I have been stalling with this post because I feel the need to address the shootings on Friday and I don’t want to. There is so much to say and at the same time such despair that silence seems the only reasonable course. Becoming a mother dissolved some binding agent in my emotional chain mail, allowing news items like the shooting deaths of twenty children (and seven adults who used to be children and who have children and who are the children of others) to penetrate deeply between the links. I believe this phenomenon–of weakening the binding agent that protects the one in order to allow the formation of empathy throughout a group–is a biological trick. Even Hollywood’s caught on–“women with children” is one of four demographic groups considered in the marketability of any big movie. We are different, which is the reason I nearly wept on Friday when the friend I was meeting for lunch–himself a parent–told me the news. Our server thought their was something terribly wrong. I assured her I was fine.
But there is something terribly wrong.
This isn’t the place for a scholarly diatribe and I’m not equipped to deliver a policy statement. I speak as a mother and a reasonably well-educated citizen.
This event is just the latest in an epidemic of mass shooting murders by young men. It is an epidemic, as described by Malcolm Gladwell in his book, The Tipping Point, in which he investigates social epidemics from the crime wave in New York City’s subways to the decade-long wave of teen suicides in Micronesia.
Here’s Malcolm Gladwell, in an interview about the book:
In the 1970’s and 1980’s, Micronesia had teen suicide rates ten times higher than anywhere else in the world. Teenagers were literally being infected with the suicide bug, and one after another they were killing themselves in exactly the same way under exactly the same circumstances. We like to use words like contagiousness and infectiousness just to apply to the medical
realm. But I assure you that after you read about what happened in Micronesia you’ll be convinced that behavior can be transmitted from one person to another as easily as the flu or the measles can. In fact, I don’t think you have to go to Micronesia to see this pattern in action. Isn’t this the explanation for the current epidemic of teen smoking in this country? And what about the rash of mass shootings we’re facing at the moment–from Columbine through the Atlanta
stockbroker through the neo-Nazi in Los Angeles?
That inteview was from before Senator Gifford, before the theater in Arvada, before multiple shootings in other public places, before Friday’s horror.
We can’t change human nature–violence is our birthright. But behaviors within groups can be changed.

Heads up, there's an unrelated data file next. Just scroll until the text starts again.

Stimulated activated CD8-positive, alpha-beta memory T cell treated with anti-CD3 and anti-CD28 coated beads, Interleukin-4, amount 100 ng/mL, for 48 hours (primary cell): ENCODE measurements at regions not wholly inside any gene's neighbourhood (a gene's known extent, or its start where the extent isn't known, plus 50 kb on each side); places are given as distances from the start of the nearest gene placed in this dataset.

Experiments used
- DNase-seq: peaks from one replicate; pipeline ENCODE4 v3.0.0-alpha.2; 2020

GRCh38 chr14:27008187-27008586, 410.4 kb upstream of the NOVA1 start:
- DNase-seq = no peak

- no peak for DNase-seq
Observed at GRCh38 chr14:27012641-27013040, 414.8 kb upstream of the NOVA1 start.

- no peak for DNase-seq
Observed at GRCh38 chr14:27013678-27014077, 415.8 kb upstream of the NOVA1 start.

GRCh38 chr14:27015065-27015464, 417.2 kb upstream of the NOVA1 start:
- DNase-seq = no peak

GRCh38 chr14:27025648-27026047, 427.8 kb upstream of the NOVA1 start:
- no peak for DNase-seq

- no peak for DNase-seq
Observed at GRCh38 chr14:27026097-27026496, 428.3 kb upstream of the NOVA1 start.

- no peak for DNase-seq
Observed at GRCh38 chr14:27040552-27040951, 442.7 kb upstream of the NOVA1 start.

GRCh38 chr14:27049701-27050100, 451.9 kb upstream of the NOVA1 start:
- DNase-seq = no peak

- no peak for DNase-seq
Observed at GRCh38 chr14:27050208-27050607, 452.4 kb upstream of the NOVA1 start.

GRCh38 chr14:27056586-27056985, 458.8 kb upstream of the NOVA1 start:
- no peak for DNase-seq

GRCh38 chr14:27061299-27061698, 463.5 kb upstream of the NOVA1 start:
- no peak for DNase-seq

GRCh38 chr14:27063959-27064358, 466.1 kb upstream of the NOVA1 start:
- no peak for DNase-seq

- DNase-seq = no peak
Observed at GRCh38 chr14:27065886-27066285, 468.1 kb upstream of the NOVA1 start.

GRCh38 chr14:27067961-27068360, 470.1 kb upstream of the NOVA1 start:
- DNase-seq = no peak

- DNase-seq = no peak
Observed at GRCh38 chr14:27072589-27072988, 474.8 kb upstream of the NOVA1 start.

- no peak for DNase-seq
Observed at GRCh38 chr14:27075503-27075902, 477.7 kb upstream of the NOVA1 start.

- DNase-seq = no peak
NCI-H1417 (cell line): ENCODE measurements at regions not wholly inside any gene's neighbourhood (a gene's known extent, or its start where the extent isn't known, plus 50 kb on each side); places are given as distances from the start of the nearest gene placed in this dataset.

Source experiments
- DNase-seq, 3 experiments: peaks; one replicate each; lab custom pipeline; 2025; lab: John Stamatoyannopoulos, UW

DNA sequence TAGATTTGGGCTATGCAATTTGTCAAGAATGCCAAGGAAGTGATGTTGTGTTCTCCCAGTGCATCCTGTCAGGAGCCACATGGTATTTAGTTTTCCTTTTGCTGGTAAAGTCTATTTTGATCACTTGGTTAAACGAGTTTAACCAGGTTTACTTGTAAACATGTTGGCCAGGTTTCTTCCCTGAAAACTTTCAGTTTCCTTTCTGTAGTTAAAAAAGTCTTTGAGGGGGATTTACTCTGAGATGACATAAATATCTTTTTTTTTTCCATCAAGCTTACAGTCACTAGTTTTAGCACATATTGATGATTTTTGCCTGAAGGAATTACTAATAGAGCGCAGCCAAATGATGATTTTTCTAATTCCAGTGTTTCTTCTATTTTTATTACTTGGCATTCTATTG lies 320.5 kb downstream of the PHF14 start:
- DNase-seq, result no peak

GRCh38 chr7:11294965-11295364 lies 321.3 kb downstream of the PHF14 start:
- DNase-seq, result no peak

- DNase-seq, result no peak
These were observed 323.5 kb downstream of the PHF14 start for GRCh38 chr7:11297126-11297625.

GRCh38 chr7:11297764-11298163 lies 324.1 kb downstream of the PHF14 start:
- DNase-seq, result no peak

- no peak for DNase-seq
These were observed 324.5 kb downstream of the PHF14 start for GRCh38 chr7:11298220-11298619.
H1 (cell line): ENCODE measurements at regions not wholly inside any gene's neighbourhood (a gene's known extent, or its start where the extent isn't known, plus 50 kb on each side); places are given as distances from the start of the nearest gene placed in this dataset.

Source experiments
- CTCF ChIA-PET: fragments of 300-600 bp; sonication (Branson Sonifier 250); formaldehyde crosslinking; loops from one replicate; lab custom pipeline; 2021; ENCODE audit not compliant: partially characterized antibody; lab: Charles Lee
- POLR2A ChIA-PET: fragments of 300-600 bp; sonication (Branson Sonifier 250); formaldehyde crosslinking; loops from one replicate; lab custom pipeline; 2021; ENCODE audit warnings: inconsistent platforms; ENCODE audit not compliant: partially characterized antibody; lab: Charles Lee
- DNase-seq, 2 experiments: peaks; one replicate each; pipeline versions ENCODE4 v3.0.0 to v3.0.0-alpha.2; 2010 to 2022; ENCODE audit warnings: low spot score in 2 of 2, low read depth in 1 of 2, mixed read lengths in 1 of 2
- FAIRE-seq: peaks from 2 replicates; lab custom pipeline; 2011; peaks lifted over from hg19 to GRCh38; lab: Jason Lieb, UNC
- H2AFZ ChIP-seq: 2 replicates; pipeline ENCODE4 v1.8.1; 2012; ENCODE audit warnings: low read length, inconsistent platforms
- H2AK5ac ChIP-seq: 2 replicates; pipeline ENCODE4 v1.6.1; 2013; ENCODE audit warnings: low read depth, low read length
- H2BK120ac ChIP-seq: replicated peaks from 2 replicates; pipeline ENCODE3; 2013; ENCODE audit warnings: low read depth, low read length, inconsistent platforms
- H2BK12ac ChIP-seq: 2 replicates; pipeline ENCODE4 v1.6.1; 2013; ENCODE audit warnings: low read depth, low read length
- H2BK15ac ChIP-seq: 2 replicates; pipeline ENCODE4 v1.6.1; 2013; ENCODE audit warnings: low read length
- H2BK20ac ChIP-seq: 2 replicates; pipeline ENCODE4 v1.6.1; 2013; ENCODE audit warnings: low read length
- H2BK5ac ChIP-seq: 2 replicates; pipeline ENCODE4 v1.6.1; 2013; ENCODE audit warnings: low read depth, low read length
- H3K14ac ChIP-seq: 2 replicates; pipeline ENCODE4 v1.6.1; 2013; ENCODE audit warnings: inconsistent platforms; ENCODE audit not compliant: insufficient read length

The question, of course, is how do we stop such an epidemic? The answer to making New York’s subway safe again began in a five-year effort to remove all the (then rampant) graffiti from the underground transport system. The theory behind the successful campaign: change the context, change behavior. It worked. A well-taken care of environment sent the message that criminal activity wasn’t expected. And people did what they were expected to do.
We’ve all seen that mentality at work time and time again: when children join other raucous kids on the playground, they become more raucous. I know that my own behavior shifts depending on my environment.
Offhand, I can think of three changes to our environment that might make this country a safer place for us all, and particularly for our children.
The first and most boring–because it’s been said a million times–is to ban ownership of semiautomatic weapons. I believe in gun ownership–I was raised by a father who provided his family with venison from deer hunting, and I married a bird hunter who shoots nothing he won’t eat. But people don’t hunt quail or deer with semiautomatics. People hunt people with them.
The second is to recognize schools–especially schools for children and teens–as the sacred spaces they are. There have been recent shootings in churches and mosques in this country, and so obviously, sacred spaces are not immune to the epidemic. But elevating our schools to the position they deserve–by paying teachers more, by valuing education more, by spend more money on programs, facilities, and protection for these facilities–we would be publicly recognizing these places as the most important places in our society, off-limits to such violence.
But I think a third change would be even more important. Peter Gabriel’s song, “Family Snapshot,” comes to mind, about a lonely boy fantasizing about assassinating a public figure:
“I don’t really hate you –
I don’t care what you do
We were made for each other –
Me and you.
I want to be somebody –
You were like that too
If you don’t get given you learn to take
And I will take you.”
It’s a chilling and horrible mentality. And we need to start sending the message that we don’t care about the gunmen. That our society doesn’t have one ounce of time or energy to spend on thinking about them or the troubles they’ve seen. That by taking life, they annihilate their own individuality, rendering them faceless criminals. Their names and the memory of them vanish; they become the equivalent of Untouchables in the Hindu caste system.
I believe we are not powerless to fight this epidemic of killing. We may live in a country where violence is embedded into society. But also embedded into it is freedom of speech. We have the power to lobby our lawmakers to ban semiautomatic weapons. We have the power to lobby our communities and government to turn our schools into holy places. And we have the power to pressure the media to make murderers not into Somebody, but into Nobody.